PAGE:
Wang: ‘Firewall’ Needed for Contributions and Earmarks

Posted March 26, 2010 at 4:56pm

There was a time when Members of Congress up for re-election could fall back on the tried-and-trusted argument that they “bring home the bacon.” But runaway deficits and perceived earmarks abuses in recent years — from the infamous “Bridge to Nowhere” to Members of Congress allegedly trading earmarks for campaign cash — have made federal spending toxic.

[IMGCAP(1)]While both parties in the House have pledged a moratorium on earmarks, sooner or later the allure of spending the public dime will be too strong to resist (consider it lawmakers’ equivalent of “retail therapy”). Already, several GOP House Members have requested earmarks (albeit mostly for public works projects), notwithstanding their caucus’ one-year moratorium on all earmarks, and the Senate has rejected a two-year moratorium. To the extent Members are continuing to earmark, Congress may wish to consider some internal controls to reduce the appearance or threat of corruption sometimes associated with the practice.

Members who appear to steer earmarks to their campaign benefactors can get into a lot of trouble, depending on how close of a connection exists. Soliciting or accepting campaign contributions in exchange for seeking earmarks violates federal criminal bribery and gratuity laws, as well as Congressional ethics rules. Although the Office of Congressional Ethics recently dismissed allegations of such conduct against several Members, this does not diminish the severity of the crime. Short of a permanent ban on earmarks or a complete revamping of campaign finance laws, both of which are unlikely, Congress could attempt to address this problem by requiring more disclosure for earmark requests. But the Honest Leadership and Open Government Act of 2007 supposedly did just that, and the perceived problem has not abated.

One implement in the ethics law tool bag that has not yet been attempted is firewalls. Businesses and law firms are familiar with firewalls (sometimes called “Chinese walls”), which prevent employees working for clients with adverse interests from sharing their clients’ sensitive information. Similarly, the national party committees have firewalls to ensure their independent spending on advertising is not counted toward their campaign finance limits for expenditures coordinated with their candidates.

Members could apply the principles of firewalls to their earmarking practices by prohibiting staff working on earmark requests from any involvement with their campaign fundraising operations. Congressional ethics rules already prohibit legislative staff from performing campaign tasks during their official work time. These rules, however, are intended mostly to prevent subsidizing campaign work using the government payroll. Legislative staff are still permitted to serve in campaign roles so long as they are paid appropriately using campaign funds.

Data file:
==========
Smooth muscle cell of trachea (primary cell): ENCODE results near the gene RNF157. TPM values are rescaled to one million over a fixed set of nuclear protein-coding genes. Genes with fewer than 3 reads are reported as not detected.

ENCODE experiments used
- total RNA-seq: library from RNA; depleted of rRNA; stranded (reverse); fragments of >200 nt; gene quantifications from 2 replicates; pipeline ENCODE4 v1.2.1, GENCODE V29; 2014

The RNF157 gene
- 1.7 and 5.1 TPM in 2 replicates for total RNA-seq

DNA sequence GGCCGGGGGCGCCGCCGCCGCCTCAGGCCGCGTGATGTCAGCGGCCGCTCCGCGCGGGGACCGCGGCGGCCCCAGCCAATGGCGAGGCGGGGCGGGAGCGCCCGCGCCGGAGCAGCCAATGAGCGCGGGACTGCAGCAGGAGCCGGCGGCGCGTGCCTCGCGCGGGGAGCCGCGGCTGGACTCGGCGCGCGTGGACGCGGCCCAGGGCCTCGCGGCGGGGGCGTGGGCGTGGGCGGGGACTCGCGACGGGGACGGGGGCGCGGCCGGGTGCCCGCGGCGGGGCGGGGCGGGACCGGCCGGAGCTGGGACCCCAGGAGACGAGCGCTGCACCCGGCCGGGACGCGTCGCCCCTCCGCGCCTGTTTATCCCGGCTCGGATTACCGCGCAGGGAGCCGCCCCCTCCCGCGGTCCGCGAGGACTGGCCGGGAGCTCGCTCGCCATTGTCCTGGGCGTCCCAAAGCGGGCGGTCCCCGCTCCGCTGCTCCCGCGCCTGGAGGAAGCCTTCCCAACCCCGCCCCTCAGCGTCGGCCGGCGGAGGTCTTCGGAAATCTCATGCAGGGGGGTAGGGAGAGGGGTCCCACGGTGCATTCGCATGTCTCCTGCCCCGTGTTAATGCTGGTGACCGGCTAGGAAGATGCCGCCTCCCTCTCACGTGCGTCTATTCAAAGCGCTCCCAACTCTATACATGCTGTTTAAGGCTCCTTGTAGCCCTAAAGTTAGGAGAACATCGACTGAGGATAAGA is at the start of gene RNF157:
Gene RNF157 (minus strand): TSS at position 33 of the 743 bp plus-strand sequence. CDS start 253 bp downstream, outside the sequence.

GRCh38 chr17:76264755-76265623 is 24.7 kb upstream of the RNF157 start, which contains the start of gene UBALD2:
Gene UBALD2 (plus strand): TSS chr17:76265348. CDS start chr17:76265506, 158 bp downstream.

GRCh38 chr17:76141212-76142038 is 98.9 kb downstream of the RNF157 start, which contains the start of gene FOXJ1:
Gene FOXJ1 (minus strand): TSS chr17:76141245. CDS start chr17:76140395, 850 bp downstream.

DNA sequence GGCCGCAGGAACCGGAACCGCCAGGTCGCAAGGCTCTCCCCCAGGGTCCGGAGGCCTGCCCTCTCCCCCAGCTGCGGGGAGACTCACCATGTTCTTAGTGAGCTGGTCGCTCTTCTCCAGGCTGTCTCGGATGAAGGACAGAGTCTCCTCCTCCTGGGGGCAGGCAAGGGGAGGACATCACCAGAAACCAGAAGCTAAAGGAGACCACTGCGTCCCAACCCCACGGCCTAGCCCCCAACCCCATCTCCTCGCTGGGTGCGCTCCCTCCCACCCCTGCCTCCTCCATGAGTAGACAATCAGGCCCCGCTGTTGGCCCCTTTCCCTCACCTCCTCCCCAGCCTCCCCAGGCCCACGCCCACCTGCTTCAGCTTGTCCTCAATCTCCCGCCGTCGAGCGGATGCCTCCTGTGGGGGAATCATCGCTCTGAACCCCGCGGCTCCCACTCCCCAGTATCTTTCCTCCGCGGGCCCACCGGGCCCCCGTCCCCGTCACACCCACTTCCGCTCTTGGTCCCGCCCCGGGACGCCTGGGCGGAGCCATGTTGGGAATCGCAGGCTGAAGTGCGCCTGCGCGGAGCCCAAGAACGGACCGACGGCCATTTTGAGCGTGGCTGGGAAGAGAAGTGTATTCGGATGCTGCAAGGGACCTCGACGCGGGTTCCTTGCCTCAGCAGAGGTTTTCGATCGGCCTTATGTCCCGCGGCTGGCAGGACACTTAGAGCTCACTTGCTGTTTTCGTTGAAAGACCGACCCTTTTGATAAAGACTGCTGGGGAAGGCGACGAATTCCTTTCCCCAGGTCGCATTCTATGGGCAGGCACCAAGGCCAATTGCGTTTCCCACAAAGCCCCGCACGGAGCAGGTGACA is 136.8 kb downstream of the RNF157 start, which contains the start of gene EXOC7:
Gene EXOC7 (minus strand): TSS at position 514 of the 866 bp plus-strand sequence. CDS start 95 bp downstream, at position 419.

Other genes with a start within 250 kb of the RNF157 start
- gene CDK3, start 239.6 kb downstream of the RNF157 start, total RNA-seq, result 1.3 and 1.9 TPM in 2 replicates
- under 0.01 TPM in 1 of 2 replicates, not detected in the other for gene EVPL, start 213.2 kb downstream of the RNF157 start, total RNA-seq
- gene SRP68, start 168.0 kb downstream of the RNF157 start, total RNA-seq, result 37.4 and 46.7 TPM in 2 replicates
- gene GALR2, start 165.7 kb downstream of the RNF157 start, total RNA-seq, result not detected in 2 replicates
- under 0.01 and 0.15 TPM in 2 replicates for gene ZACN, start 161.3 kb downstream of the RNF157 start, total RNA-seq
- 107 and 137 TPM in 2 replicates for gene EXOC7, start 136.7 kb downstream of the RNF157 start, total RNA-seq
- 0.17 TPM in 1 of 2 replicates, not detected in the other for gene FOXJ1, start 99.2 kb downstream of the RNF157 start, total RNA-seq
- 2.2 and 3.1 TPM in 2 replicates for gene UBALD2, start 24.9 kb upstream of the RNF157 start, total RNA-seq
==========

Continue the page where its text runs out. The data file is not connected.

According to reports released by the OCE, at least one subject of the recently closed investigations claimed to have already implemented some form of this firewall. The Member stated that his legislative staff responsible for earmarks had “no role in the fundraising process.” Nonetheless, the same Member, as well as other subjects of the investigation, admitted their earmarking staff did attend their campaign fundraisers, where they were able to meet with contributors who had requested earmarks.

If Congress were to enact a firewall policy in its ethics rules, it might consider prohibiting legislative staff working on earmarks from attending fundraisers and having any involvement in campaign finance for their principals. Of course, Members themselves still wear both legislative and campaign hats, and they cannot easily firewall themselves. But even some Members in the OCE investigation claimed to have done just that. In one case, the Member stated he was not personally involved in fundraising for his re-election campaigns and did not call or write to contributors. Some Members also claimed they do not review fundraising records or reports to see who contributes to their campaigns. Others stated they do not meet personally with the entities requesting earmarks.

A meaningful firewall policy need not necessarily include all of these elements, some of which might seem draconian to certain Members or incompatible with their office procedures. For example, while one subject of the OCE investigation essentially rubber-stamped his staff’s earmark recommendations, others were more actively involved. Similarly, Members had varying levels of involvement in their campaign fundraising. Regardless of these different approaches, Members should at least consider refraining from discussing earmark requests and prospective earmark recipients with their fundraising staff.

Whether earmarking ethics is an actual problem, or whether firewalls are needed, the prospective penalties for running afoul of federal criminal laws are quite severe. Even an admonishment from the Congressional ethics panels can be a significant career setback. Viewed in this light, the next time Members build a “Bridge to Nowhere,” they should consider also building some prophylactic walls.

Eric Wang, a political law attorney, has advised clients on all aspects of government ethics laws. He can be reached at ericwang@alumni.princeton.edu. The author currently serves as counsel to a member of the Federal Election Commission, which administers federal campaign finance law. The agency does not have jurisdiction over the bribery and gratuity laws and Congressional ethics rules discussed in this article. The views expressed are the author’s own and do not necessarily represent those of his principal or agency.